A brain tumour shaped our lives

 

Meet Rick – Husband, father, grandpa and brain tumour survivor

 

There they sat, father and daughter, on a small gurney in a pre-op room of Windsor’s hospital. Him in his tie up gown, and her with tears streaming down her cheeks kissing him goodbye before he was wheeled into the operating room.

Rick Bradt was having brain surgery. Just two weeks earlier a brain tumour was found pushing against his optic nerve.  

“I remember her sitting at the end of my bed. She really wanted to be with me that day,” said Rick of his then 11-year-old daughter, Elise. “I will never forget that.”

And neither will she. Now 18 years later, Elise, 29, still finds it difficult to think back on that day.

“I didn’t know if I would ever see him again,” said Elise, “it was terrifying.”

She remembers the stickers all over her dad’s recently shaved head. He was joking with her about how he wouldn’t let them shave his moustache (and still hasn’t). But, all she could think of was the torture he was about to go through.

Rick hugged his little girl and told her, “it’s going to be ok.”

When someone is diagnosed with a brain tumour it doesn’t just affect one person, it affects the whole family. That brain tumour sculpted the lives that Rick, his wife and their two children live today. And for all the struggles it brought to his family’s life, Rick sees his journey as a gift.

“It was positive. I have a different view of things, my faith has grown, my sense of family… I am closer to family, it’s stronger than it ever was,” said the now proud grandpa to a grandson.

In 2000, Rick was diagnosed with a pituitary macroadenoma He underwent three surgeries to completely remove the non-malignant, yet life-altering brain tumour.

It all started when Rick’s computer screen started bouncing. He was experiencing strong headaches and blurred vision and passed it off as migraines. But his vision deteriorated.

“I had just got new eye glasses and thought the doctor must have mixed up the lenses because I couldn’t see,” he recalled. “I couldn’t drive anymore.”

After several months of intermittent vision problems, Rick completely lost the centre of his sight in his left eye. He couldn’t see anything directly in front of him, like someone’s face, but could see the room around him.

Rick was referred by his optometrist to a retina specialist and then an ophthalmologist who ordered an MRI. It was then, after four to five different doctors’ appointments months apart, that things really accelerated.

Within 24 hours of his MRI, the doctor called.

“It came as a shock,” said Rick. He had never even thought about a brain tumour. Nonetheless, he sat down with is family to share the news.

He wrote letters to his wife, daughter and son, telling them not to open them until after his surgery.

“They were essentially goodbye letters in case he didn’t make it,” Elise said. “I remember feeling that, at the time, there was a real sense he wasn’t going to come out of it.”

But Rick was confident and said he had made peace with his situation.

He had a partial resection within two weeks of diagnosis, followed by another partial resection two years later. In 2004, he was sent to see Mr. Pituitary Tumour, a nickname given to a highly-acclaimed surgeon at Toronto Western.

“They wanted to take one more crack at it and said they would never do surgery again after this…,” said Rick, who is now tumour-free.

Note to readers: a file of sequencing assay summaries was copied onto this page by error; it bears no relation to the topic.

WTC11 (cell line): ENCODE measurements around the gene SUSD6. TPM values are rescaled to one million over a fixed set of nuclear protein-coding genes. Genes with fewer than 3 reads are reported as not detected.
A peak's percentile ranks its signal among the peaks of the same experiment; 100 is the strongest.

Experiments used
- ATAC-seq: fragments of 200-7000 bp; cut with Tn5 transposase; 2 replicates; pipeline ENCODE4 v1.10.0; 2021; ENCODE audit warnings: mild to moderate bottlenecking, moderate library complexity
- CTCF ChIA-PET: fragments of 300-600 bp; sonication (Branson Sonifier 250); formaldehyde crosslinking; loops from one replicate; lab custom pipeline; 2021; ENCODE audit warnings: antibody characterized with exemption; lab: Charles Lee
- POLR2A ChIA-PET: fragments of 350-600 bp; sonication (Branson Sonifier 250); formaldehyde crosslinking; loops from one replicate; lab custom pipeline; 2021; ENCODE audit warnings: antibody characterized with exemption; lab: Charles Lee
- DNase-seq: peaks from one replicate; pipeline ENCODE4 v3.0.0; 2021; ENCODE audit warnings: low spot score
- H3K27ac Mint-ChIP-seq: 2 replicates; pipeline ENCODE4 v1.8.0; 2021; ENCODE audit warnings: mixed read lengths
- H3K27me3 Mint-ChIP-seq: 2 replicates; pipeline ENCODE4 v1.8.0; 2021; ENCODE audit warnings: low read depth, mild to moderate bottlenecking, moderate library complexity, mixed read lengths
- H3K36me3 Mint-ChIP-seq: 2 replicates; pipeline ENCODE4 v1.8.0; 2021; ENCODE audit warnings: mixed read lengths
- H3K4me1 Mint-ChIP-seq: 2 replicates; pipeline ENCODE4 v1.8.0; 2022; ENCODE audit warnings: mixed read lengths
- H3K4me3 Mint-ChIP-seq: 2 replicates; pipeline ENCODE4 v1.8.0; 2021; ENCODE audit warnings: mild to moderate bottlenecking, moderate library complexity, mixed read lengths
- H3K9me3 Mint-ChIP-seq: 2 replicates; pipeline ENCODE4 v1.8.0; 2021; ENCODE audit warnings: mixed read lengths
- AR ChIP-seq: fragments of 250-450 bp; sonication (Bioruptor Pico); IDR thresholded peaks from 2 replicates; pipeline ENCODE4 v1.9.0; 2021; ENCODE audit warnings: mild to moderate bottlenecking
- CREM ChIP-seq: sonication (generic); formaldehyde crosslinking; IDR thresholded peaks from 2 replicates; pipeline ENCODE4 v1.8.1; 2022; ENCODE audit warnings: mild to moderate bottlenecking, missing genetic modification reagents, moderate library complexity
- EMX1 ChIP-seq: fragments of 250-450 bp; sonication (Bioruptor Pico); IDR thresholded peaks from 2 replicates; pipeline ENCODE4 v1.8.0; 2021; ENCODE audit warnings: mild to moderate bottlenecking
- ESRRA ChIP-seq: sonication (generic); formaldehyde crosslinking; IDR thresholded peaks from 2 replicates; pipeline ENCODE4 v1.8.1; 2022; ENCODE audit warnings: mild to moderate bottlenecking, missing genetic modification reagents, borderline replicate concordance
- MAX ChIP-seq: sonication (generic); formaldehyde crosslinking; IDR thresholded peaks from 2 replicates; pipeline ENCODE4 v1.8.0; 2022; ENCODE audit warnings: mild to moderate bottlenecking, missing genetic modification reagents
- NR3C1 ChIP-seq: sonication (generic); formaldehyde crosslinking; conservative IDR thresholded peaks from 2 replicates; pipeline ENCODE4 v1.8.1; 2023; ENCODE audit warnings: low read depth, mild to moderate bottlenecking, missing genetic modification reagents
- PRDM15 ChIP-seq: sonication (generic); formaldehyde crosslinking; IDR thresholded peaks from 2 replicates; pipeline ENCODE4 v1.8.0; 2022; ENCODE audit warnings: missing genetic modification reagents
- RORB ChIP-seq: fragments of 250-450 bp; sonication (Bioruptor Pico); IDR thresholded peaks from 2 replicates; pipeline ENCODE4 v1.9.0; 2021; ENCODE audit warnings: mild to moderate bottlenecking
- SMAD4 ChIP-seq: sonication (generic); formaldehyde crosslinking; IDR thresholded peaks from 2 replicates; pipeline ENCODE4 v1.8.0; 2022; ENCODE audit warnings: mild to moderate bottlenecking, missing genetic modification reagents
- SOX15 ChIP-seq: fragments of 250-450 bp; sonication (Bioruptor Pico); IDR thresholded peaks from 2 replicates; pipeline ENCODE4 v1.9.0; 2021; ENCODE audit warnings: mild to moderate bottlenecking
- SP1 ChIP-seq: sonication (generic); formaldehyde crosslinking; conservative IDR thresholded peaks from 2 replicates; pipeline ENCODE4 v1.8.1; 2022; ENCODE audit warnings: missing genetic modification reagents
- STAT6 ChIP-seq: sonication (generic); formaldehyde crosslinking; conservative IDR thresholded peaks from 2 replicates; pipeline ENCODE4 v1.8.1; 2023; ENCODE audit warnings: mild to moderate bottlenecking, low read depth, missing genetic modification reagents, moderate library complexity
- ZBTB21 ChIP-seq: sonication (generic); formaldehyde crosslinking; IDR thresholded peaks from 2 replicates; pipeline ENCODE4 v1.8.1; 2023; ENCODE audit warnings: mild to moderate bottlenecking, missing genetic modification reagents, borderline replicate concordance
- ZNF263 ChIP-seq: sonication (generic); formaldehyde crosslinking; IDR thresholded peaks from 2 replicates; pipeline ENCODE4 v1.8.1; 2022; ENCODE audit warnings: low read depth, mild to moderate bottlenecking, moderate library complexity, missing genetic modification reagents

Elise said the subsequent surgeries weren’t as scary, given medical advancements in how the surgery is now performed.

“It went from seeming almost primitive, to today… it’s like watching an episode of Star Trek,” said Elise, who works in communications promoting medical advancements for 23 research hospitals in Ontario.

“To see the way care can be improved is almost magical,” she said. “I can only imagine what it might look like in another 18 years from now.”

Elise added, she likely never would have taken the leap into medical communications had it not been for her experience with her dad.

“I now have a deep well I can draw from on how research has changed my own life.”

Despite needing lifelong testosterone shots and instances of poor memory since his surgeries, Rick also chooses to use his experience to help others.

“I don’t worry about it coming back. I am not afraid of it anymore. What will be will be and that part is not up to me. But, if I can help alleviate others fears by talking about it, that’s what matters to me.”

Rick is an active member of the fundraising committee at Brain Tumour Foundation of Canada. He stumbled upon the foundation website in his exhaustive search for information about his tumour when he recognized a lack of awareness of brain tumours. In 2002, as managing director of A.M.A. Plastics Ltd., Rick developed a cause marketing program, raising almost $100,000 to support brain tumour research and the foundation’s patient services.

“It’s so important to encourage people who are going through this.”

Brain Tumour Support Groups are a valuable opportunity for people with a brain tumour and their loved ones to share experiences and gain peer support in a safe and relaxed atmosphere. 

2 Comments

  1. Our son at 6.5 had brain surgery to remove a very large malignant brain tumour called medulloblastoma. We received our treatments and care at juravinski and McMaster hospitals in Hamilton. We too now live each day to the fullest. He is 9 now and I’ve used this site on many sleepless nights to try find answers and help to quiet the panick in my soul. I loved reading this story about you and your family and wish all continued unending health and happiness.

    • Thank you Lisa. So glad you were able to find reassurance at braintumour.ca. BTFC has counselling help too if you ever need it. I hope I get a chance to meet you some day. All the best to you and your son. Stay strong.
      God Bless,
      Rick Bradt

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